I'm very interested in possible randomness in prime numbers distribution. There are many methods for "decomposition" regularity and randomness in primes (e.g. subtraction of some asymptotics , analysis Riemann Zeta zeroes instead of primes etc. ).
But some trend always remains;
or (if we try to get finite range of data, like here), the data fail randomness tests, e.g. for equidistribution.

Recently I play with Möbius function. Its values {-1,0,1} are not equally distributed;
so let's make a new function: parity of the number of distinct primes in some integer.
If $n=p_1^{a_1} \cdot p_2^{a_2} ... p_{\omega (n)}^{a_{\omega (n)}}$ then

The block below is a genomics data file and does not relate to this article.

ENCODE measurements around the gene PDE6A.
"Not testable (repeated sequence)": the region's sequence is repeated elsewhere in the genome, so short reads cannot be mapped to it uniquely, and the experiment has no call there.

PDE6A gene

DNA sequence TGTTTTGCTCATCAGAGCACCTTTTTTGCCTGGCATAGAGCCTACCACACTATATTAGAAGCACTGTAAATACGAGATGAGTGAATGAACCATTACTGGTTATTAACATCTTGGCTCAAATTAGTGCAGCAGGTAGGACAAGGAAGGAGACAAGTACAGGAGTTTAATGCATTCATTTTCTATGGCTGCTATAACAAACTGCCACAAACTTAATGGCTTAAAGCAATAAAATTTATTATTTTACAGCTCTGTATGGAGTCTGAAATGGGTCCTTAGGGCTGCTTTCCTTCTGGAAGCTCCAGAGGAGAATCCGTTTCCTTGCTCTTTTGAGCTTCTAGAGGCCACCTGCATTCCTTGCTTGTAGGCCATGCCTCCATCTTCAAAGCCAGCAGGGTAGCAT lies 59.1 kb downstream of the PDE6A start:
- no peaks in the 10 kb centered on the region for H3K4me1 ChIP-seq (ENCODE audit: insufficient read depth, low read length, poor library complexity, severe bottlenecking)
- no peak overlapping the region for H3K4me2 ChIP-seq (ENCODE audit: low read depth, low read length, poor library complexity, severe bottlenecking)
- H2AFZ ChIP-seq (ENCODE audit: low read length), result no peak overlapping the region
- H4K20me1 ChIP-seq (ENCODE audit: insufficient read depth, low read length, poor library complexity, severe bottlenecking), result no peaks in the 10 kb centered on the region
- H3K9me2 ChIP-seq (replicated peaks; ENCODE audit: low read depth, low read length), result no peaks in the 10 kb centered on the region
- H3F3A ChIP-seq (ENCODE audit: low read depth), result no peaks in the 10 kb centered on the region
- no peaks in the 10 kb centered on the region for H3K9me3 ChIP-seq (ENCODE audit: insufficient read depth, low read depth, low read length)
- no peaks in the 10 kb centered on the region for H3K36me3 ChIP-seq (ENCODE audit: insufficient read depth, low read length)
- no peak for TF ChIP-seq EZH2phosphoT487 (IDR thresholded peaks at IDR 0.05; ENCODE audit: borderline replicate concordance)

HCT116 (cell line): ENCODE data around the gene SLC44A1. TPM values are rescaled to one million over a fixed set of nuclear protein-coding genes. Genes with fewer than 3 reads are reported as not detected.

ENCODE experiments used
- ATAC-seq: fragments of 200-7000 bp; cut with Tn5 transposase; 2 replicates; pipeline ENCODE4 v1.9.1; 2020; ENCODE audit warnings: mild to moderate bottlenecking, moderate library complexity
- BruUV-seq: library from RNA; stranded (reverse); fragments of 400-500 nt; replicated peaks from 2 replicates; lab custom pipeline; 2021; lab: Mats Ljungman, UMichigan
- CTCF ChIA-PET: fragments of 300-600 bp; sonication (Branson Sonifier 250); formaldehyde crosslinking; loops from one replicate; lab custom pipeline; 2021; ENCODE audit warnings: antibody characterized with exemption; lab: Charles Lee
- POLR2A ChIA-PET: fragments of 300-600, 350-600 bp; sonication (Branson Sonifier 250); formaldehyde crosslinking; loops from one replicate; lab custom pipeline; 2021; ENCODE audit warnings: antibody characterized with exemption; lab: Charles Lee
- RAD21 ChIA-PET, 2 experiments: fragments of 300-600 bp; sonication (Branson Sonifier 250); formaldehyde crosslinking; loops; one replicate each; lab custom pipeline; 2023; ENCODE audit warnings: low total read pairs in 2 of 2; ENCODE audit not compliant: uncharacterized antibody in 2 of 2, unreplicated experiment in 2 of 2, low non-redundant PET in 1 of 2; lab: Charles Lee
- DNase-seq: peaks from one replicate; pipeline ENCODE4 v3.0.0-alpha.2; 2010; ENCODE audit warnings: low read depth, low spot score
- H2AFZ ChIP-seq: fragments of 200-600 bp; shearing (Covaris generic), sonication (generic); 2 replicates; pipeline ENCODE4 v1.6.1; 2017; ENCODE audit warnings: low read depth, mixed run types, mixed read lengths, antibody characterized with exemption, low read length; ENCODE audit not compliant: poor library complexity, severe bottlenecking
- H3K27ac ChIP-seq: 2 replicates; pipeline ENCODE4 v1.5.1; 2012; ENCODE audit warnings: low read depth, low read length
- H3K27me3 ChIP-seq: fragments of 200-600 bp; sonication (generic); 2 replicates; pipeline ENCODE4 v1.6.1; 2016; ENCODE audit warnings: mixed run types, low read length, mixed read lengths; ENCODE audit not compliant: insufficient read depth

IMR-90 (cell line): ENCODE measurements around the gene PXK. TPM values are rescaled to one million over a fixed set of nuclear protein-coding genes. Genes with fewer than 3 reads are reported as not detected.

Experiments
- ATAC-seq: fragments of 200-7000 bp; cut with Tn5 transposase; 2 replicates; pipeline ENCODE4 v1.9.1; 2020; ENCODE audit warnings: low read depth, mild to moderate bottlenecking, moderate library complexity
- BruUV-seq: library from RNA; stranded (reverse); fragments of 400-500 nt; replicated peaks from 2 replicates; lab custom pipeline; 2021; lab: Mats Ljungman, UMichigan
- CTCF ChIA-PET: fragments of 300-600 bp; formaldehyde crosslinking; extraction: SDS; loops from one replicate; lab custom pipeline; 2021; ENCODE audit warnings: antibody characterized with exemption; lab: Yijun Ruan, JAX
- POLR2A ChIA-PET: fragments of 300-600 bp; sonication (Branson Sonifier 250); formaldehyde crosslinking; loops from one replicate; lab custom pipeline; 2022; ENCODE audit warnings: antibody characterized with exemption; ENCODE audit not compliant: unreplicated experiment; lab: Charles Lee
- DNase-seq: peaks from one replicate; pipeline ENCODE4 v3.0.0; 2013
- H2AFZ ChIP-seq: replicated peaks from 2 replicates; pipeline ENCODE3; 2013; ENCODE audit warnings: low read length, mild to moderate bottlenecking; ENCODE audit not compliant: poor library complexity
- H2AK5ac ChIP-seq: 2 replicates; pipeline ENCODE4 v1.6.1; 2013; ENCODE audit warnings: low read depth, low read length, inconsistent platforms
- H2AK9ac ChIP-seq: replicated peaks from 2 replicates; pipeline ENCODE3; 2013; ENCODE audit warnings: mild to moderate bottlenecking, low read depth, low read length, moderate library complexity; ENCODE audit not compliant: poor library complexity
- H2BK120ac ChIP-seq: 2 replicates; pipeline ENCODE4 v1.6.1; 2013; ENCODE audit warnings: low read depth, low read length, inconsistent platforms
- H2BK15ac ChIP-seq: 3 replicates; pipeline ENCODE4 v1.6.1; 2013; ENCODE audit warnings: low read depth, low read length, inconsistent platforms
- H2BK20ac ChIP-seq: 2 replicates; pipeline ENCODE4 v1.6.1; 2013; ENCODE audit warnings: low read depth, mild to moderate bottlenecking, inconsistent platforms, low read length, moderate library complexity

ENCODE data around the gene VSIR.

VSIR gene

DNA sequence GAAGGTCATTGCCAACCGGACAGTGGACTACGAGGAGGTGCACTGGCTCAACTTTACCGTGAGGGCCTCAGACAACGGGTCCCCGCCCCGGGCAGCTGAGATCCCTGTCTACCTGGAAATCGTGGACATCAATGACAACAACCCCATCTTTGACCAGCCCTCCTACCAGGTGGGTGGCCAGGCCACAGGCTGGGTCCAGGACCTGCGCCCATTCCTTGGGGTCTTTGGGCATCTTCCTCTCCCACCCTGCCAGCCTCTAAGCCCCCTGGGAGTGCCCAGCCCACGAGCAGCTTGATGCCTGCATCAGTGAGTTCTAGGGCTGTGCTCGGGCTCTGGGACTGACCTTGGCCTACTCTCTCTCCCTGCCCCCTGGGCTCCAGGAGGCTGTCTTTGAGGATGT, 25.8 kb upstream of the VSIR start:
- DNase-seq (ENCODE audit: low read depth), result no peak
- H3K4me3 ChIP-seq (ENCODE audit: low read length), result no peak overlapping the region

$$\mu_{my} (n) = \begin{cases} +1, & \text{if }\omega (n)\text{ is even} \\ -1, & \text{if }\omega (n)\text{ is odd} \end{cases}$$ It seems values of $\mu_{my} (n)$ are really random (obey many randomness tests and have no any trend).

So I'd like to know, are there some theorems or conjectures about randomness in "Möbius-like" functions?


There is a similar variant. If the numbers n with moebius(n) = 0 are omitted, the moebius-function behaves as a random-walk if and only if the riemann-hypothesis is true. As there is a strong evidence that the riemann-hypothesis is true, you can use the moebius-funtion with a high probability as a superb random generator.


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